University of Dundee

MRC DTP 4 Year PhD Programme: Proteo-Genomic Analysis for Precision Oncology

This project is offered as part of the University of Dundee 4-year MRC DTP Programme “Quantitative and Interdisciplinary approaches to biomedical science”. This PhD programme brings together leading experts from the School of Life Sciences (SLS), the School of Medicine (SoM) and the School of Science and Engineering (SSE) to train the next generation of scientists at the forefront of international science.  The outstanding biomedical research at the University of Dundee was recognised by its very high rankings in REF 2014, with Dundee rated as the top University for Biological Sciences in the UK.  A wide range of projects are available within this programme crossing exceptional strengths in four key areas: Infection and Disease; Responses to Cellular Stresses; Development, Stem Cells and Neurobiology; and Big Data and Translation.  All students on this programme will receive training in computational biology, mathematical biology and statistics to equip with the quantitative skills in tackling complex biological questions.  In the 1st year, students will carry out 3 rotation projects prior to selection of the final PhD project.

This PhD project involves a multidisciplinary analysis of oesophageal cancer using proteomic and genomic data combined with computational methods, including deep learning. The project will generate and analyse quantitative proteomic data, using mass spectrometry, from both patient derived oesophageal tumour and matched healthy tissue samples, together with analysis of a collection of oesophageal cancer cell lines, with matched genomic data. The aims are to identify features in the proteo-genomic data that can be used to predict clinical outcomes and responses to drug treatments, leading to better outcomes for oesophageal cancer patients. The project will leverage major progress in an ongoing collaboration between the two supervisors in this area of studying oesophageal cancer using proteo-genomic methods, including their participation in the international proteogenomic cancer moonshot programme. The project will benefit from the expertise of the supervisors in the areas of quantitative proteomics, computational methods for big data analysis, including deep learning and in clinical oncology and oesophageal cancer.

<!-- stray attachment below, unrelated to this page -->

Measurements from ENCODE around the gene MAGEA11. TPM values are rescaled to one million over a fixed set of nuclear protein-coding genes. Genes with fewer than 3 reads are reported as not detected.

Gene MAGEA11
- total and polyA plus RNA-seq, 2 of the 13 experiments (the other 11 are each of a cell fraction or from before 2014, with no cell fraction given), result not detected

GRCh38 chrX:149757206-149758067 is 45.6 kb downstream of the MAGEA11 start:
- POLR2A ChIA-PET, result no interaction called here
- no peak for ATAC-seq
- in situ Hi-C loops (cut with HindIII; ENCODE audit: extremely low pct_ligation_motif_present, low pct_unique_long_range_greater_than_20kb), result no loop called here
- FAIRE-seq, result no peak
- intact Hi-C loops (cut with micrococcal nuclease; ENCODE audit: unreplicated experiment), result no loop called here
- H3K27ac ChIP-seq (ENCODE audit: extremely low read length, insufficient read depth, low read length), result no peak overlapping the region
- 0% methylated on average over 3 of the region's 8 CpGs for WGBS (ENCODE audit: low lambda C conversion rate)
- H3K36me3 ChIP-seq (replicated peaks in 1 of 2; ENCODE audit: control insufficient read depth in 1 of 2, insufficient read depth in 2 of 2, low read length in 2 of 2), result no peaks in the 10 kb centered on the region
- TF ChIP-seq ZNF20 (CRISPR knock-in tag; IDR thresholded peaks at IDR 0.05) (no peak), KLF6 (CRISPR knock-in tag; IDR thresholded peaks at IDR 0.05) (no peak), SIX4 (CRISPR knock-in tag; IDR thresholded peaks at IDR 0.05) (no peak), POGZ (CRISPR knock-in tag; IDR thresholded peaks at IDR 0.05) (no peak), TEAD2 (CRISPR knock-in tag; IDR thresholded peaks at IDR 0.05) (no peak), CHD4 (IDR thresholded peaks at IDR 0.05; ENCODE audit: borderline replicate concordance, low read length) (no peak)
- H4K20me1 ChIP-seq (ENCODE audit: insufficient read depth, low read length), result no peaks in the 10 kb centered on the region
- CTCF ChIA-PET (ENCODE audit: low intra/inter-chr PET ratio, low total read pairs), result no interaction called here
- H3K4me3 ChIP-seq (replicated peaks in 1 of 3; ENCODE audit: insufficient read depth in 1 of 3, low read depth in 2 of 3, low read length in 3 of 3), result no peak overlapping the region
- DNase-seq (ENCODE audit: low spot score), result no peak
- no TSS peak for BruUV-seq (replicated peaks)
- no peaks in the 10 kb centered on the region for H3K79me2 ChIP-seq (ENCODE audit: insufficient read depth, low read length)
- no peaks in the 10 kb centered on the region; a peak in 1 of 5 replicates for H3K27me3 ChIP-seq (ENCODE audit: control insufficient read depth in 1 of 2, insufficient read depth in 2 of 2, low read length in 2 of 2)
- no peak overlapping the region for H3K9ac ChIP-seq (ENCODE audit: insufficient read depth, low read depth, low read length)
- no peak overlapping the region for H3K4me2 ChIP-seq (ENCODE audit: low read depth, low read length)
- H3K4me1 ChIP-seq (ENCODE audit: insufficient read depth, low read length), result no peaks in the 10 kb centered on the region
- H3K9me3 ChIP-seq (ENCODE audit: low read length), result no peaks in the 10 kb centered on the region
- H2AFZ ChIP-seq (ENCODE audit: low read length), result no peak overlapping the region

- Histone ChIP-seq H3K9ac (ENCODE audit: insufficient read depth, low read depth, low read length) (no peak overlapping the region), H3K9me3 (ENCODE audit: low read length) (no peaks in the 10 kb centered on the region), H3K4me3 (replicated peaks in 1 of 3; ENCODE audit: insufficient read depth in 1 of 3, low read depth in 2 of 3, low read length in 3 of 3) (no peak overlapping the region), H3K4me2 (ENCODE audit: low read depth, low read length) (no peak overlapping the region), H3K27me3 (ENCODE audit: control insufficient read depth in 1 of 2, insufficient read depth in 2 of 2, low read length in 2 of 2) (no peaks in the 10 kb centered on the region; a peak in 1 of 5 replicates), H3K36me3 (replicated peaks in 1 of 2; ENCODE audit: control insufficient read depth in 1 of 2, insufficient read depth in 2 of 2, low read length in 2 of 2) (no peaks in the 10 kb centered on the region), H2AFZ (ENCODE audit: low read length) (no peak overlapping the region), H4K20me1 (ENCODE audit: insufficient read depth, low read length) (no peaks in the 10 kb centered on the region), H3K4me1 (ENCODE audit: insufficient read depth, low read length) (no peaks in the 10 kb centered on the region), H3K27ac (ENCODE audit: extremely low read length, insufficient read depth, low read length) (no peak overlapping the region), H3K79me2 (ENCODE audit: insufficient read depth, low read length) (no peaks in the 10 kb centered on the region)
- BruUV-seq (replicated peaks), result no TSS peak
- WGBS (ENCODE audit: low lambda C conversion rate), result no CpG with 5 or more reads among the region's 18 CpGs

Recent work from the labs can be found in the following references:   

 “Proteomic analysis of cell cycle progression in asynchronous cultures, including mitotic subphases, using PRIMMUS”; Ly T, Whigham A, Clarke R, Brenes-Murillo AJ, Estes B, Madhessian D, Lundberg E, Wadsworth P and Lamond AI. eLife (2017) doi:10.7554/eLife.27574. PMID:29052541 / PMCID:PMC5650473 

“Proteome-wide analysis of protein abundance and turnover remodelling during oncogenic transformation of human breast epithelial cells”; Ly T, Endo A, Brenes A, Gierlinski M, Afzal V, Pawellek A and Lamond AI. Wellcome Open Res. (2018) doi: 10.12688/wellcomeopenres.14392.1. PMID: 29904729 / PMCID:PMC5989152 

 “Gefitinib and EGFR Gene Copy Number Aberrations in Esophageal Cancer”; J Clin Oncol. 2017 Jul 10;35(20):2279-2287. doi: 10.1200/JCO.2016.70.3934. Epub 2017 May 24. 

Petty RD, Dahle-Smith A, Stevenson DAJ, Osborne A, Massie D, Clark C, Murray GI, Dutton SJ, Roberts C, Chong IY, Mansoor W, Thompson J, Harrison M, Chatterjee A, Falk SJ, Elyan S, Garcia-Alonso A, Fyfe DW, Wadsley J, Chau I, Ferry DR, Miedzybrodzka Z. 

 “Machine learning and data mining frameworks for predicting drug response in cancer: An overview and a novel in silico screening process based on association rule mining”; Pharmacol Ther. 2019 Jul 30:107395. doi: 10.1016/j.pharmthera.2019.107395. [Epub ahead of print] 

Vougas K, Sakellaropoulos T, Kotsinas A, Foukas GP, Ntargaras A, Koinis F, Polyzos A, Myrianthopoulos V, Zhou H, Narang S, Georgoulias V, Alexopoulos L, Aifantis I, Townsend PA, Sfikakis P, Fitzgerald R, Thanos D, Bartek J, Petty R, Tsirigos A, Gorgoulis VG.